Sutherland’s handbook lists 79 different bicycle rim sizes ranging in size from 12’ to 28”. In addition there are numerous tires of different widths made to fit each rim diameter. The most common are 700C and 26”. What do these sizes mean and how did they become the most common sizes in the industry?

Most modern 700C tires do not measure 700 cm and most 26” tires do not measure 26” so what do the figures refer to?

To find the answer we must go back a few years before the globalization of the bike industry to the time when most countries had factories that produced bikes for their own domestic use. Each country had, over the years, developed bikes that were most suited to the local road and weather conditions and riders preferences. The majority of bikes made in France were fitted with 650B tires with large “demi-balon’ (half balloon) tires. These are large section tires, intended to be ridden at reasonably low pressure because almost every French town and village had cobbled streets (pave).

The smoother roads in Britain made the smaller section 26” x 13/8” the tire of choice.
In Holland where the big Dutch utility bikes still command the greatest share of the market the 28” x 11/2” is the most popular.

Every country had its preferences and developed it’s own tire dimensions.

The French and the British devised logical systems that were very similar. Let us look at the larger sizes as an example.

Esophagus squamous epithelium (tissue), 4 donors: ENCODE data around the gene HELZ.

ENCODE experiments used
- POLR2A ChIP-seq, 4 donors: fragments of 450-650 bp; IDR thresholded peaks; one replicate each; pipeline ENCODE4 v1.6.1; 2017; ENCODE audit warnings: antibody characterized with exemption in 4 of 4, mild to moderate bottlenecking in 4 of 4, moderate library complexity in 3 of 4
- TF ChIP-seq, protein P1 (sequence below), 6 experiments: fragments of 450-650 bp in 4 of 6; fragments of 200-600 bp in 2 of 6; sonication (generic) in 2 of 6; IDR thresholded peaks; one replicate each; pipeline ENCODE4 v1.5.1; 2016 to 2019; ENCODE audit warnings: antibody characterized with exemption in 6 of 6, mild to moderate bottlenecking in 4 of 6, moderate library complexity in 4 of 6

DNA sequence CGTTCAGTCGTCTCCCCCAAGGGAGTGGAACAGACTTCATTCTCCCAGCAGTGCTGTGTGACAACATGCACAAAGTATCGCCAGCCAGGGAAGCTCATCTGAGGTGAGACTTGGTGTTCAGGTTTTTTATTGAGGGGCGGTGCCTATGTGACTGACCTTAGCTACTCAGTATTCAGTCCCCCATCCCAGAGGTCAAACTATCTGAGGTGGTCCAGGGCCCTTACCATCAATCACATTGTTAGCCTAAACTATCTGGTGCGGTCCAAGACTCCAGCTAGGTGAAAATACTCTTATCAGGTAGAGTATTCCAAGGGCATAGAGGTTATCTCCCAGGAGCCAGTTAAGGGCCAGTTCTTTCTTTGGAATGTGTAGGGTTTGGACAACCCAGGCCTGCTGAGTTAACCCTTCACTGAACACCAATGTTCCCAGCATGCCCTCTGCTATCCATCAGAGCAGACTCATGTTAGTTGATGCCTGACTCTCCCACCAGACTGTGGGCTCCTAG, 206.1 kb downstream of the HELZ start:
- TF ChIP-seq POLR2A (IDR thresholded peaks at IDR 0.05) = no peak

French                                    British                                Bead seat diameter.
700A                                       28 x 11/4”                          640 mm
700B                                       28 x 11/2”                          635 mm
700C                                       No UK equivalent            622 mm
No French equivalent          27 x 11/4”                          630 mm.

No French equivalent          26 x 11/4”                          597 mm
650A                                        26 x 13/8”                         590 mm
650B                                        26 x 11/2”                          584 mm
650C                                        26 x 13/4”                         571 mm

Why the Brits decided to go with 27” instead of the 700C, I have no idea. It makes no sense, especially as 700C tubular wheels were in common use in the UK in the thirties when the 27” was introduced.

Originally all 700 tires had an overall diameter of 700 cm. (approximately 28”) but, as you will see from the bead seat diameters listed above, the rim diameters were smaller on the B and Cs. The section of the tire made up the difference. The 700A (28 x 11/4”) would have a relatively shallow 11/4” tire the 700B (28 x 11/2”) would have an 11/2” tire and the 700C would have a fat 13/4” tire. The overall diameter of them all, however, would be 700 cm. (28”).
The same relationship applied to the 650 (26”) tires, the 600 (24”), the 550 (22”) 500 (20”) 450 (18”) and 400 (16”).
All that made sense but then manufacturers started making different section tires to fit on rims not intended for them. We now have “700C” tires in all sections from 20 mm to 45 mm all with the same 622 mm bead seat diameter. This, of course, made nonsense of the whole system. Therefore, the European tire makers got together and devised a new sizing system for all bike tires. The bead seat diameter and the tire section designated tires. Therefore a 700C tire with a 23 mm section would be marked 622 -23. Where 622 is the bead seat diameter and 23 the section in millimeters. This system was subsequently adopted as the international standard (ISO). Most tires are marked with this designation, but few people refer to them that way.